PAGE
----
From 8:10 until 2:50, my day is planned out for me. I am blessed to have a 25-minute lunch break apart from my students, but most of the other teachers have lunch duty. Have you ever eaten in the same room with 35 junior high students or 50 high school students? I teach six different academic subjects and proctor a study hall each day. The last "hour" of each day is my planning period. For most of the day I am "on task" with groups of students ranging in size from ten to thirty. I am constantly making decisions that involve their care and their future well-being.

I have held jobs where I could plan my own schedule - go to the restroom when I wanted, eat when I wanted, take breaks when I wanted, make a phone call when I wanted. Being a teacher does not allow for such freedom and flexibility.

I am not complaining. But if you have never been a teacher, you might stop and reconsider before making any comments about working only nine months out of the year or having three months of vacation. Many of us use our vacation time to evaluate the previous year and plan for the year ahead. Yes, the schedule of a teacher is great - especially if you have children of your own, but it does not make up for the busy-ness and stress of the school year.

Some teachers, no doubt, have it easier than others. Some may not take their position of influence serious enough. But most do. And most work hard.

I love being a teacher. I love working with young people and helping them grow in their knowledge and wisdom. I love it when the lights turn on and they grasp a concept. I love the unpredictability of the students. I love the various personalities present in the classroom.

I love the fact that my students teach me as much, if not more, as I teach them. I touch their lives and they touch mine.

Wednesday, August 27, 2008

First Day

I woke up at 5:00 this morning. I was so excited. Today was the first day of school.

I wore a new tie today. A tie featuring cartoon characters. It was a gift from my son’s K4 class last year when I went in and read to the class. Blueberries for Sal. A great book for children.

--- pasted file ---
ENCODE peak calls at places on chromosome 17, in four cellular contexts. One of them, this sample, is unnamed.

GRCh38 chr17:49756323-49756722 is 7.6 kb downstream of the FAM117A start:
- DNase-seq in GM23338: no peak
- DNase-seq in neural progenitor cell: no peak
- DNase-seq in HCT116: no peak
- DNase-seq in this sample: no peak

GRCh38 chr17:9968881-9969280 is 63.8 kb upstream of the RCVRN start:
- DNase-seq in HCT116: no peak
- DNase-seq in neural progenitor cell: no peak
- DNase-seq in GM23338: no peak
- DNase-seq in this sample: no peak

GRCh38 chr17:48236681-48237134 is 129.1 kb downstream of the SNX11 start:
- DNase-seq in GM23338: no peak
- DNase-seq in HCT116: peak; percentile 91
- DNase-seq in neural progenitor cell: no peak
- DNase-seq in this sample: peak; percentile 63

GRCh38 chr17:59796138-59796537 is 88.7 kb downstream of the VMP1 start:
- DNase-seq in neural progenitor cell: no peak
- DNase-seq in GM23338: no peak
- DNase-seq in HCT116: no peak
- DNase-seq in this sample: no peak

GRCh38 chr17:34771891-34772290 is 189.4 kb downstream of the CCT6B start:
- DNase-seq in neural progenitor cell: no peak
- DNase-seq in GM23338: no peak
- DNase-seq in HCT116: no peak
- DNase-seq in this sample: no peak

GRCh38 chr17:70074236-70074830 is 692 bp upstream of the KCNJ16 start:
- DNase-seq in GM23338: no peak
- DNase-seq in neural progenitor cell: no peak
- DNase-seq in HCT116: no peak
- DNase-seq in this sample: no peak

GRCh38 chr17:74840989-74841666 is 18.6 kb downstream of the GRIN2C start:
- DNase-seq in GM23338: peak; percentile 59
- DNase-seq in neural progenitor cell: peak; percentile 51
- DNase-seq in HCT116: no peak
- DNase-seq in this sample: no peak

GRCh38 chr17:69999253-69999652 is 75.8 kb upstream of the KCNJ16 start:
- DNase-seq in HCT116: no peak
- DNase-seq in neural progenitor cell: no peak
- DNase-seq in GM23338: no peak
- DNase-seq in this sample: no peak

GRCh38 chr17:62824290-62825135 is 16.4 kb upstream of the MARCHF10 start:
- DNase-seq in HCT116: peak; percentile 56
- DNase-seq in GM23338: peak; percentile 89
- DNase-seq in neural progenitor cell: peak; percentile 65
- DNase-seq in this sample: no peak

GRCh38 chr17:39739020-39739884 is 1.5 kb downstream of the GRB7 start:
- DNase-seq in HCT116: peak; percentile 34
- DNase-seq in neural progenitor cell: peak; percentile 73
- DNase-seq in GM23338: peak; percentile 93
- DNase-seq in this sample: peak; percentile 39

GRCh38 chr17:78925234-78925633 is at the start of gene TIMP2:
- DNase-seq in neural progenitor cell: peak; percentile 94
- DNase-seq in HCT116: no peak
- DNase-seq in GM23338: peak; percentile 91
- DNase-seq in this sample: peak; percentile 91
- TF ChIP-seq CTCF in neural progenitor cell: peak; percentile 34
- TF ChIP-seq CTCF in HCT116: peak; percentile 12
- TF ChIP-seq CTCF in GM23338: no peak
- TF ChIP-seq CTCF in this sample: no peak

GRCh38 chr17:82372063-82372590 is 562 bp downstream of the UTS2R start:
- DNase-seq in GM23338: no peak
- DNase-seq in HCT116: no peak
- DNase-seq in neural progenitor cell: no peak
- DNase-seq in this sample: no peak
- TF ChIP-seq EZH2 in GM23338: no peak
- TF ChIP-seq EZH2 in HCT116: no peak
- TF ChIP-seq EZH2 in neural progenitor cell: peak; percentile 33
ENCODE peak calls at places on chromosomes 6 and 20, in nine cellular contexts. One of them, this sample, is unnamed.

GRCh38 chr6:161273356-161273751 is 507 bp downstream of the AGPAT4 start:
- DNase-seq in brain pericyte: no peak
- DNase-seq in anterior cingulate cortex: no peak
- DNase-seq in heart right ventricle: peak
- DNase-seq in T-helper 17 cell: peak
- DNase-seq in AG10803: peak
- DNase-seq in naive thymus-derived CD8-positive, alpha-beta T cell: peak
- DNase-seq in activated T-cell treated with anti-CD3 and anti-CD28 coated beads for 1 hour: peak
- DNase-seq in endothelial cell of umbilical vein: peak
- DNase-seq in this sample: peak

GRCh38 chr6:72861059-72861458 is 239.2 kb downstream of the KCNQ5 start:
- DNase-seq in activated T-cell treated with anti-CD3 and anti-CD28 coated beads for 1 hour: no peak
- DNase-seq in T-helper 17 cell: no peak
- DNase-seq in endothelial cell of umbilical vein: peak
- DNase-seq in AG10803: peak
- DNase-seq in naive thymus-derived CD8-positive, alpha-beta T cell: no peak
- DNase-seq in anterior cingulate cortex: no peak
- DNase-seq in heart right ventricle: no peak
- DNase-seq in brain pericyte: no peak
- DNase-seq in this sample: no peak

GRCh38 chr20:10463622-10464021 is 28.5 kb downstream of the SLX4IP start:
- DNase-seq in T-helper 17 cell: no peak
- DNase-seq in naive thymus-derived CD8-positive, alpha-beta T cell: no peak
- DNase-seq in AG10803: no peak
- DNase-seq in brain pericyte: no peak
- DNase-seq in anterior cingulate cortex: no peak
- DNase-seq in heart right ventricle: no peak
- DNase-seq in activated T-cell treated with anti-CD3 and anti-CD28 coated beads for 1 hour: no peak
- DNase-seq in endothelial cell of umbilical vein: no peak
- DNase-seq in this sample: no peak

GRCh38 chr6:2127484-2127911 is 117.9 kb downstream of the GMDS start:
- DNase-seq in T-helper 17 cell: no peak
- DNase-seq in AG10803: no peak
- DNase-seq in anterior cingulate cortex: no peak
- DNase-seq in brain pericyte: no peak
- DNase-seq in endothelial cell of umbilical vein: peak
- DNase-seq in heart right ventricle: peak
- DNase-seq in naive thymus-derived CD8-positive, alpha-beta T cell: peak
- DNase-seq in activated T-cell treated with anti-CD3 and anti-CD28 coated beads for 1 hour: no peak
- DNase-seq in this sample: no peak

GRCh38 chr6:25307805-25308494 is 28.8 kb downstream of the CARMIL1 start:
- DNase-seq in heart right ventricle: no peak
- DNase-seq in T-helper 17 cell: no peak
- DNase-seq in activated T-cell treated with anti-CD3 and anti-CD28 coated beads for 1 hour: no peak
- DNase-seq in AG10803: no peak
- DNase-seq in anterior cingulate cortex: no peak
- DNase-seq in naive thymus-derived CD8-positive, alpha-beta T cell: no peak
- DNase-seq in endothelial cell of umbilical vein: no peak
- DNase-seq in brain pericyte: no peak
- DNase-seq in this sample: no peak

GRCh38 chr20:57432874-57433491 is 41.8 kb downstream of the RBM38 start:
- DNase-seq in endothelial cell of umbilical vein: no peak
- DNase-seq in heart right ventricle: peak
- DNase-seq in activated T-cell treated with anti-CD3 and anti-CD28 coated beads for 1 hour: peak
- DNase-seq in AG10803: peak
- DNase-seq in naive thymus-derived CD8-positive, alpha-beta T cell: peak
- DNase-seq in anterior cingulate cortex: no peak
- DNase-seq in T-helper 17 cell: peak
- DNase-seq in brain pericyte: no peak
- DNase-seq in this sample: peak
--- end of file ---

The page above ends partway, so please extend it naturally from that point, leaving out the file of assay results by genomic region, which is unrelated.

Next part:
I do not think that anyone noticed my tie today. But it made me happy to wear it. The bright colors. And the fact that my son’s class gave it to me.

After a brief meeting with all of the students in the auditorium, we met in our homerooms – I have the 9th and 10th graders, then resumed a regular schedule.

In all, I met with four of my six academic classes: physical science, chemistry, Bible, and life science. Junior high social studies (Pennsylvania history and geography of the western hemisphere) and biology will meet tomorrow.

My classes range in size from ten in biology to 35 in junior high social studies.

Each class period today consisted of arranging the students according to my seating plan, distributing and explaining the 1st quarter syllabus, distributing and surveying the textbooks.

I assigned homework in a few of my classes. After school, I discovered that I was probably the only teacher that gave homework – at least, that is what my daughter said. I am feeling a bit guilty. Not really.

I just got off the phone with a good friend from Georgia. We taught together for six years. We were the middle school science department. Ours is one of those rare friendships that perseveres through time and distance.

We were discussing the fact that I had six preps and he has only one – he teaches four periods of physical science. While my schedule provides for great variety each day, his requires much less preparation time. Both schedules have their benefits and liabilities.

One day has passed. 179 remain in this school year. I am determined to make the most of each day.